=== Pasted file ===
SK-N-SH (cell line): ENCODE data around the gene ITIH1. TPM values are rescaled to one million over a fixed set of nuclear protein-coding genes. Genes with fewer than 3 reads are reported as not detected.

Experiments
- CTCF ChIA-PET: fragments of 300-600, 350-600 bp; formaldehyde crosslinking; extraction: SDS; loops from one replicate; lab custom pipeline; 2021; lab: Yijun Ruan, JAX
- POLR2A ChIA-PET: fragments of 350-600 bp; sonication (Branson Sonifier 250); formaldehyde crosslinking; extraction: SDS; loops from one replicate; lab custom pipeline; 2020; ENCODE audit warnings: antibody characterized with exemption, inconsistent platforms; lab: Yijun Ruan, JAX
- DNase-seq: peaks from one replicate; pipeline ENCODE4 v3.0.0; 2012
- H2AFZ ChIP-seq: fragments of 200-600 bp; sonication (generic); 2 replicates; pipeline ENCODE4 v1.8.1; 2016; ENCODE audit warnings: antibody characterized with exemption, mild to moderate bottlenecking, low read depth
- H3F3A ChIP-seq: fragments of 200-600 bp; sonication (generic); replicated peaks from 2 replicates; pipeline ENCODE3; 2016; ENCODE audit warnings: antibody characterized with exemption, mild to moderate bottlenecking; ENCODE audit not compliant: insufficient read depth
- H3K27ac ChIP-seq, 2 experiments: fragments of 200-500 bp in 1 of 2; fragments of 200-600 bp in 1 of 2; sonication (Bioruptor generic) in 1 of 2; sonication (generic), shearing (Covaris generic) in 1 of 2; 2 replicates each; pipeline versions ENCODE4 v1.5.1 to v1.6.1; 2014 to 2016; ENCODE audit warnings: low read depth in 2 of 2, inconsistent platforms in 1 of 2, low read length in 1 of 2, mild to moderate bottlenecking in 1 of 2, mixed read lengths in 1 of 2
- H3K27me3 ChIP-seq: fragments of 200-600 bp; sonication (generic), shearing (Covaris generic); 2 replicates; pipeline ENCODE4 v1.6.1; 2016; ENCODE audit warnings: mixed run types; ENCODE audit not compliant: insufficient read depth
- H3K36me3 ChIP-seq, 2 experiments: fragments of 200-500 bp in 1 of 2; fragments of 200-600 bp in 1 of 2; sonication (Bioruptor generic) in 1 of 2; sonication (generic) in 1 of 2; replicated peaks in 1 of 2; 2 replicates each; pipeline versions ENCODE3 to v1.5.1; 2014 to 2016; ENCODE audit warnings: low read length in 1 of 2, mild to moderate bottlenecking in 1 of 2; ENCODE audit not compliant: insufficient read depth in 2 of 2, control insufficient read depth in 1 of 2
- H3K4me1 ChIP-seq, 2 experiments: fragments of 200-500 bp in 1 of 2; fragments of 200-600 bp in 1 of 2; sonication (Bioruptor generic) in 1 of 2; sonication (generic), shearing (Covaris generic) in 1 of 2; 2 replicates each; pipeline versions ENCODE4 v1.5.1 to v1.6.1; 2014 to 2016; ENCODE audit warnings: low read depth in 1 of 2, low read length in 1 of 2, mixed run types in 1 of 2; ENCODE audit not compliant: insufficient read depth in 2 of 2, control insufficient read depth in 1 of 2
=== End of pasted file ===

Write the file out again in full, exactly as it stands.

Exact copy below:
SK-N-SH (cell line): ENCODE data around the gene ITIH1. TPM values are rescaled to one million over a fixed set of nuclear protein-coding genes. Genes with fewer than 3 reads are reported as not detected.

Experiments
- CTCF ChIA-PET: fragments of 300-600, 350-600 bp; formaldehyde crosslinking; extraction: SDS; loops from one replicate; lab custom pipeline; 2021; lab: Yijun Ruan, JAX
- POLR2A ChIA-PET: fragments of 350-600 bp; sonication (Branson Sonifier 250); formaldehyde crosslinking; extraction: SDS; loops from one replicate; lab custom pipeline; 2020; ENCODE audit warnings: antibody characterized with exemption, inconsistent platforms; lab: Yijun Ruan, JAX
- DNase-seq: peaks from one replicate; pipeline ENCODE4 v3.0.0; 2012
- H2AFZ ChIP-seq: fragments of 200-600 bp; sonication (generic); 2 replicates; pipeline ENCODE4 v1.8.1; 2016; ENCODE audit warnings: antibody characterized with exemption, mild to moderate bottlenecking, low read depth
- H3F3A ChIP-seq: fragments of 200-600 bp; sonication (generic); replicated peaks from 2 replicates; pipeline ENCODE3; 2016; ENCODE audit warnings: antibody characterized with exemption, mild to moderate bottlenecking; ENCODE audit not compliant: insufficient read depth
- H3K27ac ChIP-seq, 2 experiments: fragments of 200-500 bp in 1 of 2; fragments of 200-600 bp in 1 of 2; sonication (Bioruptor generic) in 1 of 2; sonication (generic), shearing (Covaris generic) in 1 of 2; 2 replicates each; pipeline versions ENCODE4 v1.5.1 to v1.6.1; 2014 to 2016; ENCODE audit warnings: low read depth in 2 of 2, inconsistent platforms in 1 of 2, low read length in 1 of 2, mild to moderate bottlenecking in 1 of 2, mixed read lengths in 1 of 2
- H3K27me3 ChIP-seq: fragments of 200-600 bp; sonication (generic), shearing (Covaris generic); 2 replicates; pipeline ENCODE4 v1.6.1; 2016; ENCODE audit warnings: mixed run types; ENCODE audit not compliant: insufficient read depth
- H3K36me3 ChIP-seq, 2 experiments: fragments of 200-500 bp in 1 of 2; fragments of 200-600 bp in 1 of 2; sonication (Bioruptor generic) in 1 of 2; sonication (generic) in 1 of 2; replicated peaks in 1 of 2; 2 replicates each; pipeline versions ENCODE3 to v1.5.1; 2014 to 2016; ENCODE audit warnings: low read length in 1 of 2, mild to moderate bottlenecking in 1 of 2; ENCODE audit not compliant: insufficient read depth in 2 of 2, control insufficient read depth in 1 of 2
- H3K4me1 ChIP-seq, 2 experiments: fragments of 200-500 bp in 1 of 2; fragments of 200-600 bp in 1 of 2; sonication (Bioruptor generic) in 1 of 2; sonication (generic), shearing (Covaris generic) in 1 of 2; 2 replicates each; pipeline versions ENCODE4 v1.5.1 to v1.6.1; 2014 to 2016; ENCODE audit warnings: low read depth in 1 of 2, low read length in 1 of 2, mixed run types in 1 of 2; ENCODE audit not compliant: insufficient read depth in 2 of 2, control insufficient read depth in 1 of 2